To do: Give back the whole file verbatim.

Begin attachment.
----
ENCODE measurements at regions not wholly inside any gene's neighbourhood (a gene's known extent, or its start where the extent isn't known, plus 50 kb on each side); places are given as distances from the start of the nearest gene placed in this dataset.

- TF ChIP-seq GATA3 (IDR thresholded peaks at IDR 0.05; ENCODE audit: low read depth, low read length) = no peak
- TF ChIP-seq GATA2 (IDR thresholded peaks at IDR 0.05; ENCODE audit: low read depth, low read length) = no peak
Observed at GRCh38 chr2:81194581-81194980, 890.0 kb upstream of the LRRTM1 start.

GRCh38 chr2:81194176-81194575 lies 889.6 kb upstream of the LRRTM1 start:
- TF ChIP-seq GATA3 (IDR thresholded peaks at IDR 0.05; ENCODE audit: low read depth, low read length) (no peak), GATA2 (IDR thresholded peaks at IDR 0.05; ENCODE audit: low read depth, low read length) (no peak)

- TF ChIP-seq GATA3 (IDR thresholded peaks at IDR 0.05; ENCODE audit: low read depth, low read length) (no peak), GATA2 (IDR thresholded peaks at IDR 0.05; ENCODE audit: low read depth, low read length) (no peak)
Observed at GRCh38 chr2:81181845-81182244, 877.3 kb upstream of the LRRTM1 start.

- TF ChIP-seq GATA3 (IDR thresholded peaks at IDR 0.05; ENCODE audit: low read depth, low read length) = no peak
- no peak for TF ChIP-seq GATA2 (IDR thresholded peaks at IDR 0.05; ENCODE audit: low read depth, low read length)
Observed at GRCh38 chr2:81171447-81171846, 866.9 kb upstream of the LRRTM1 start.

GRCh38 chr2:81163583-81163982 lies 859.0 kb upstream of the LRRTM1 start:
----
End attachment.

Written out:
ENCODE measurements at regions not wholly inside any gene's neighbourhood (a gene's known extent, or its start where the extent isn't known, plus 50 kb on each side); places are given as distances from the start of the nearest gene placed in this dataset.

- TF ChIP-seq GATA3 (IDR thresholded peaks at IDR 0.05; ENCODE audit: low read depth, low read length) = no peak
- TF ChIP-seq GATA2 (IDR thresholded peaks at IDR 0.05; ENCODE audit: low read depth, low read length) = no peak
Observed at GRCh38 chr2:81194581-81194980, 890.0 kb upstream of the LRRTM1 start.

GRCh38 chr2:81194176-81194575 lies 889.6 kb upstream of the LRRTM1 start:
- TF ChIP-seq GATA3 (IDR thresholded peaks at IDR 0.05; ENCODE audit: low read depth, low read length) (no peak), GATA2 (IDR thresholded peaks at IDR 0.05; ENCODE audit: low read depth, low read length) (no peak)

- TF ChIP-seq GATA3 (IDR thresholded peaks at IDR 0.05; ENCODE audit: low read depth, low read length) (no peak), GATA2 (IDR thresholded peaks at IDR 0.05; ENCODE audit: low read depth, low read length) (no peak)
Observed at GRCh38 chr2:81181845-81182244, 877.3 kb upstream of the LRRTM1 start.

- TF ChIP-seq GATA3 (IDR thresholded peaks at IDR 0.05; ENCODE audit: low read depth, low read length) = no peak
- no peak for TF ChIP-seq GATA2 (IDR thresholded peaks at IDR 0.05; ENCODE audit: low read depth, low read length)
Observed at GRCh38 chr2:81171447-81171846, 866.9 kb upstream of the LRRTM1 start.

GRCh38 chr2:81163583-81163982 lies 859.0 kb upstream of the LRRTM1 start: